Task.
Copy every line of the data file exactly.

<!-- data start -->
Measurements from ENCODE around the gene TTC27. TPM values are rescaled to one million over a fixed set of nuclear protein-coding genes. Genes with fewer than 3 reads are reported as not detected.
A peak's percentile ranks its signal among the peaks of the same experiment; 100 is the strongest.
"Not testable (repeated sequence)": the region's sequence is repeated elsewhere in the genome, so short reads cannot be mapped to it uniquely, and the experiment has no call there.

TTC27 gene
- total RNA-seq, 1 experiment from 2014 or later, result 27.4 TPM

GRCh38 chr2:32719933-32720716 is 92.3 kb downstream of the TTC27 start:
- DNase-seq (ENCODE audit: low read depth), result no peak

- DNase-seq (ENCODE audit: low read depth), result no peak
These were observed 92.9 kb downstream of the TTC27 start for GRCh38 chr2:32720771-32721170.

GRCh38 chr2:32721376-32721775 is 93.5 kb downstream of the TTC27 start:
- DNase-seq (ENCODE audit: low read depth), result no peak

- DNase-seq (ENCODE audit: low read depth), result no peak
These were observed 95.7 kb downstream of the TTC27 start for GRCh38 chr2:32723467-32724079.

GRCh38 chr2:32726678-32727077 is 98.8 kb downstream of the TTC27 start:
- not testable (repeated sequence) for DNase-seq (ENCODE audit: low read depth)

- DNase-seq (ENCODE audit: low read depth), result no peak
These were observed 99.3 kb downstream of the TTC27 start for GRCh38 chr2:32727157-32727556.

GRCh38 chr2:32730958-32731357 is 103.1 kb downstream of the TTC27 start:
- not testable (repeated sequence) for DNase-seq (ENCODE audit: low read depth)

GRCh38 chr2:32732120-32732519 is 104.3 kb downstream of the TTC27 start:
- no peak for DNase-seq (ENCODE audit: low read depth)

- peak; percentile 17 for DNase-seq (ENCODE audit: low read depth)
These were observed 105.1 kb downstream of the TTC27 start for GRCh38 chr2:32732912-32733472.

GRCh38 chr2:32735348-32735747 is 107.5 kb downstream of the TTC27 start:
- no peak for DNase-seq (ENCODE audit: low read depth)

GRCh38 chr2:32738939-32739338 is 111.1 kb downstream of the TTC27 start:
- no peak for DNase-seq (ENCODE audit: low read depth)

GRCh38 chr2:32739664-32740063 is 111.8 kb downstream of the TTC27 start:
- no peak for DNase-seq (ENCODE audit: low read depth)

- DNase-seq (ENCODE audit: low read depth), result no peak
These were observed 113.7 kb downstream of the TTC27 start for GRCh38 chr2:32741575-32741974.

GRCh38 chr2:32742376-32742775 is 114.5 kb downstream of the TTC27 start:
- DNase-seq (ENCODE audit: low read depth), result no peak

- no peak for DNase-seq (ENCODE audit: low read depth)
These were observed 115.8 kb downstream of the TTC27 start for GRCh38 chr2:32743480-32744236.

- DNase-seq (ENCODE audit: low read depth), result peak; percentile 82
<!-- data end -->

Measurements from ENCODE around the gene TTC27. TPM values are rescaled to one million over a fixed set of nuclear protein-coding genes. Genes with fewer than 3 reads are reported as not detected.
A peak's percentile ranks its signal among the peaks of the same experiment; 100 is the strongest.
"Not testable (repeated sequence)": the region's sequence is repeated elsewhere in the genome, so short reads cannot be mapped to it uniquely, and the experiment has no call there.

TTC27 gene
- total RNA-seq, 1 experiment from 2014 or later, result 27.4 TPM

GRCh38 chr2:32719933-32720716 is 92.3 kb downstream of the TTC27 start:
- DNase-seq (ENCODE audit: low read depth), result no peak

- DNase-seq (ENCODE audit: low read depth), result no peak
These were observed 92.9 kb downstream of the TTC27 start for GRCh38 chr2:32720771-32721170.

GRCh38 chr2:32721376-32721775 is 93.5 kb downstream of the TTC27 start:
- DNase-seq (ENCODE audit: low read depth), result no peak

- DNase-seq (ENCODE audit: low read depth), result no peak
These were observed 95.7 kb downstream of the TTC27 start for GRCh38 chr2:32723467-32724079.

GRCh38 chr2:32726678-32727077 is 98.8 kb downstream of the TTC27 start:
- not testable (repeated sequence) for DNase-seq (ENCODE audit: low read depth)

- DNase-seq (ENCODE audit: low read depth), result no peak
These were observed 99.3 kb downstream of the TTC27 start for GRCh38 chr2:32727157-32727556.

GRCh38 chr2:32730958-32731357 is 103.1 kb downstream of the TTC27 start:
- not testable (repeated sequence) for DNase-seq (ENCODE audit: low read depth)

GRCh38 chr2:32732120-32732519 is 104.3 kb downstream of the TTC27 start:
- no peak for DNase-seq (ENCODE audit: low read depth)

- peak; percentile 17 for DNase-seq (ENCODE audit: low read depth)
These were observed 105.1 kb downstream of the TTC27 start for GRCh38 chr2:32732912-32733472.

GRCh38 chr2:32735348-32735747 is 107.5 kb downstream of the TTC27 start:
- no peak for DNase-seq (ENCODE audit: low read depth)

GRCh38 chr2:32738939-32739338 is 111.1 kb downstream of the TTC27 start:
- no peak for DNase-seq (ENCODE audit: low read depth)

GRCh38 chr2:32739664-32740063 is 111.8 kb downstream of the TTC27 start:
- no peak for DNase-seq (ENCODE audit: low read depth)

- DNase-seq (ENCODE audit: low read depth), result no peak
These were observed 113.7 kb downstream of the TTC27 start for GRCh38 chr2:32741575-32741974.

GRCh38 chr2:32742376-32742775 is 114.5 kb downstream of the TTC27 start:
- DNase-seq (ENCODE audit: low read depth), result no peak

- no peak for DNase-seq (ENCODE audit: low read depth)
These were observed 115.8 kb downstream of the TTC27 start for GRCh38 chr2:32743480-32744236.

- DNase-seq (ENCODE audit: low read depth), result peak; percentile 82